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Battle of Stalingrad

Major battle of World War II / From Wikipedia, the free encyclopedia

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The Battle of Stalingrad (23 August 1942  2 February 1943)[16][17][18] was a major battle on the Eastern Front of World War II where Nazi Germany and its allies unsuccessfully fought the Soviet Union for control of the city of Stalingrad (later renamed Volgograd) in Southern Russia. The battle was marked by fierce close-quarters combat and direct assaults on civilians in air raids, with the battle epitomizing urban warfare.[19][20][21] The Battle of Stalingrad was the deadliest battle to take place during the Second World War,[22][23] and is one of the bloodiest battles in the history of warfare, with an estimated 2 million total casualties.[24][25][26] Today, the Battle of Stalingrad is universally regarded as the turning point in the European Theatre of war, as it forced the Oberkommando der Wehrmacht (German High Command) to withdraw considerable military forces from other areas in occupied Europe to replace German losses on the Eastern Front, ending with the rout of the six field armies of Army Group B, including the destruction of Nazi Germany's 6th Army and an entire corps of its 4th Panzer Army.[27] The victory at Stalingrad energized the Red Army and shifted the balance of power in the favour of the Soviets.

Quick facts: Battle of Stalingrad, Date, Location, Result,...
Battle of Stalingrad
Part of the Eastern Front of World War II

The centre of Stalingrad after the battle
Date23 August 1942 – 2 February 1943[Note 1]
(5 months, 1 week and 3 days)
Location
Stalingrad, Russian SFSR, Soviet Union
(now Volgograd, Russia)
48°42′N 44°31′E
Result

Soviet victory

Territorial
changes
Expulsion of the Axis from the Caucasus, reversing their gains from the 1942 Summer Campaign
Belligerents
 Soviet Union
Commanders and leaders
Units involved

Army Group B:

Army Group Don[nb 2]

Stalingrad Front:

Don Front[nb 3]

Southwestern Front[nb 4]

Strength
Initial:
At the time of the Soviet counter-offensive:
  • c. 1,040,000 men[2]
  • 400,000+ Germans
  • 220,000 Italians
  • 200,000 Hungarians
  • 143,296 Romanians
  • 40,000 Hiwi
  • 640+ tanks
  • 732 (402 operational) aircraft[3]
Initial:
  • 187,000 personnel
  • 2,200 artillery pieces
  • 400 tanks
  • 300 aircraft[4]

At the time of the Soviet counteroffensive:
  • 1,143,000 men[5]
  • 13,451 artillery pieces
  • 894 tanks[5]
  • 1,115 aircraft[6]
Casualties and losses
  • 747,300–868,374 combat casualties[7]
  • Germany:
    300,000+ (6th Army and
    4th Panzer)[8][9][10] – 400,000 (all units)[11]
  • Italy:
    114,000[12]–114,520[9]
  • Romania:
    109,000[12]–158,854[9]
  • Hungary:
    143,000[9]
  • Hiwi 19,300–52,000[13]
  • 900 aircraft destroyed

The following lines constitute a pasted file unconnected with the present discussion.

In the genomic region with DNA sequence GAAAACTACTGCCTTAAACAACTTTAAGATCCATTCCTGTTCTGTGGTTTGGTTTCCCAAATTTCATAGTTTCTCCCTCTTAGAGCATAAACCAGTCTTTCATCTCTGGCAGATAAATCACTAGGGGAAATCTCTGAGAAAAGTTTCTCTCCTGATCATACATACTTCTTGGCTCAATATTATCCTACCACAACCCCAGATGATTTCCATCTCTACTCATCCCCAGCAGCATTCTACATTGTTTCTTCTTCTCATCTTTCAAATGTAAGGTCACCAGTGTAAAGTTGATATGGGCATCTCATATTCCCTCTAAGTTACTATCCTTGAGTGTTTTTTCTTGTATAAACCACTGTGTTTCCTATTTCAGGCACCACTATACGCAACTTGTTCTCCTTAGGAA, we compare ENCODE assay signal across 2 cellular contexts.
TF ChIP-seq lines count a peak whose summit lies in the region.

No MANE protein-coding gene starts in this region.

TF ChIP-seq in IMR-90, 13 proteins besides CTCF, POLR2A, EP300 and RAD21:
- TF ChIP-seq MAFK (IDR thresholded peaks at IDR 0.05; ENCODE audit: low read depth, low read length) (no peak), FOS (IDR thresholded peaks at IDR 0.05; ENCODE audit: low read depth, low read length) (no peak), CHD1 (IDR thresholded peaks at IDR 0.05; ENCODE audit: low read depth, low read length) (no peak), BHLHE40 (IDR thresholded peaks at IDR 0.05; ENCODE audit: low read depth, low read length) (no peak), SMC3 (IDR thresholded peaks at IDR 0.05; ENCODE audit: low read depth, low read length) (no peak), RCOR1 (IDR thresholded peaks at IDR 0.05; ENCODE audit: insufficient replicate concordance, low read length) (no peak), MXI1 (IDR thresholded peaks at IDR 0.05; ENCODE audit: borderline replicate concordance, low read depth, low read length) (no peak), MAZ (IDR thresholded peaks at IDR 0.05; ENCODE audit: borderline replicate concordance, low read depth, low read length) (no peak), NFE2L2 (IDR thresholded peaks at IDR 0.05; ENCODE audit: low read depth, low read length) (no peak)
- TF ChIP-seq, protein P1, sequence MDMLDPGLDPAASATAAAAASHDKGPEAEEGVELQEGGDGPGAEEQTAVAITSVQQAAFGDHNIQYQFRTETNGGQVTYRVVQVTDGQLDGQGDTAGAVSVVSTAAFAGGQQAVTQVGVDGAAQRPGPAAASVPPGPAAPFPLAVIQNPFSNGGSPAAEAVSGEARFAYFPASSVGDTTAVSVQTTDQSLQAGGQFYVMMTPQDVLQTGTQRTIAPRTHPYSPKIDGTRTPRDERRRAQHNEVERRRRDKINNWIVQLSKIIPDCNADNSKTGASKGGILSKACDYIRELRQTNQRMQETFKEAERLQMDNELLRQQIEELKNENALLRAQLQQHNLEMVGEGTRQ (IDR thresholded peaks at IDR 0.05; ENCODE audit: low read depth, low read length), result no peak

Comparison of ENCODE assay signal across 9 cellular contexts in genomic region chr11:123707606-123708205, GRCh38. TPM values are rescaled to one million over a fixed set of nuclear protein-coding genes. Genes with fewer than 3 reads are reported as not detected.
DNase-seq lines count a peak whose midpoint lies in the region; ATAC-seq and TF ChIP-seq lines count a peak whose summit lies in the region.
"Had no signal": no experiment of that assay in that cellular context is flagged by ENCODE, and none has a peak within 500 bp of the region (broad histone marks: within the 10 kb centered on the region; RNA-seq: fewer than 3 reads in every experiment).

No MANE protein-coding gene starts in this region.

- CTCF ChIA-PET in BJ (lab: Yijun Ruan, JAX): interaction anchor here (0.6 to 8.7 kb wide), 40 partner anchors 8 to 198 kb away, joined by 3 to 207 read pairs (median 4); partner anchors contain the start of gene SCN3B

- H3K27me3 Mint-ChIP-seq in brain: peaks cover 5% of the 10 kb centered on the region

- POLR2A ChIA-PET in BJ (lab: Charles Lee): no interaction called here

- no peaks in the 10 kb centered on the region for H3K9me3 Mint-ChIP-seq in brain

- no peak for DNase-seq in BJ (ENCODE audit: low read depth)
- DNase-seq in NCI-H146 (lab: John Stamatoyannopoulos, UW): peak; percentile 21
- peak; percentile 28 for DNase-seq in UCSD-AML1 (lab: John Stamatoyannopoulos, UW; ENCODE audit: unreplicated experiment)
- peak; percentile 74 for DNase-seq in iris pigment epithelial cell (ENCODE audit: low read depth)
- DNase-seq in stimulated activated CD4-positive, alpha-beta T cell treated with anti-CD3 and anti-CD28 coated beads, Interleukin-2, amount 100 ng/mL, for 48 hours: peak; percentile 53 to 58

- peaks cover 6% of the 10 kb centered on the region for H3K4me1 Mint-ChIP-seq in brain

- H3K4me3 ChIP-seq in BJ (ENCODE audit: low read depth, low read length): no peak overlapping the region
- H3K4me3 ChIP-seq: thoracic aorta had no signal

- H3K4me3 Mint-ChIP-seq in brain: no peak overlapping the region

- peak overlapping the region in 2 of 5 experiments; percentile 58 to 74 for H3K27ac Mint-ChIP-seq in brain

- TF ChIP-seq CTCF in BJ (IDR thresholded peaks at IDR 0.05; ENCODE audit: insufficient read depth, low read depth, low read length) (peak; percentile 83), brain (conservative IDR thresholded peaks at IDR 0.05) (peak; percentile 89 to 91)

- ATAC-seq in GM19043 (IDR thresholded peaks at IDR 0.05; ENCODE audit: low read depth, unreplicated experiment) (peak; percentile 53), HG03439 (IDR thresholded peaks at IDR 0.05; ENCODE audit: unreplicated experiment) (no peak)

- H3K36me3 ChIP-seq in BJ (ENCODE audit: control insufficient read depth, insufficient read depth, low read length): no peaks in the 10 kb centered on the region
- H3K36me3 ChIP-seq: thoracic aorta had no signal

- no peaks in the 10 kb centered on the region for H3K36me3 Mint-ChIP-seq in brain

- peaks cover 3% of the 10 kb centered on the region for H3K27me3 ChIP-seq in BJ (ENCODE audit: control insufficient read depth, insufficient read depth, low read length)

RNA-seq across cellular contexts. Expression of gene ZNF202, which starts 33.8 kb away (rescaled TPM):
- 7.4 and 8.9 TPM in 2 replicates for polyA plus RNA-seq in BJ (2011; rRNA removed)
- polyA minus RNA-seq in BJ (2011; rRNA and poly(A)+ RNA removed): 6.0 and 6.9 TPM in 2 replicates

• 1,500 tanks destroyed (100 Romanian)
  • 6,000 guns destroyed
  • 744 aircraft; 1,666 tanks; 5,762 guns captured
See casualties section.
  • 1,129,619 (including ~950,000 combat casualties)
    478,741 killed or missing
    650,878 wounded or sick[14]
  • 2,769 aircraft
  • 4,341 tanks (~150 by Romanians) (25–30% were total write-offs.[15])
  • 15,728 guns
See casualties section.
Location of Stalingrad (now Volgograd) within European Soviet Union
Close
Case Blue: German advances from 7 May 1942 to 18 November 1942
  to 7 July 1942
  to 22 July 1942
  to 1 August 1942
  to 18 November 1942

Stalingrad was strategically important to both sides as a major industrial and transport hub on the Volga River. Whoever controlled Stalingrad would have access to the oil fields of the Caucasus and would gain control of the Volga. Germany, already operating on dwindling fuel supplies, focused its efforts on moving deeper into Soviet territory and taking the oil fields at any cost. On 4 August, the Germans launched an offensive by using the 6th Army and elements of the 4th Panzer Army. The attack was supported by intense Luftwaffe bombing that reduced much of the city to rubble. Notably, in the early stages of the battle, the Soviets would use human wave attacks to overwhelm German positions.[28][29] The battle degenerated into house-to-house fighting as both sides poured reinforcements into the city. By mid-November, the Germans, at great cost, had pushed the Soviet defenders back into narrow zones along the west bank of the river.

On 19 November, the Red Army launched Operation Uranus, a two-pronged attack targeting the Romanian armies protecting the 6th Army's flanks.[30] The Axis flanks were overrun and the 6th Army was cut off and surrounded in the Stalingrad area. Adolf Hitler was determined to hold the city at all costs and forbade the 6th Army from attempting a breakout; instead, attempts were made to supply it by air and to break the encirclement from the outside. The Soviets were successful in denying the Germans the ability to resupply through the air which strained the German forces to their breaking point. Nevertheless, the German forces were determined to continue their advance and heavy fighting continued for another two months. On 2 February 1943, the German 6th Army, having exhausted their ammunition and food, finally capitulated after over five months of fighting, making it the first of Hitler's field armies to surrender during World War II.[31]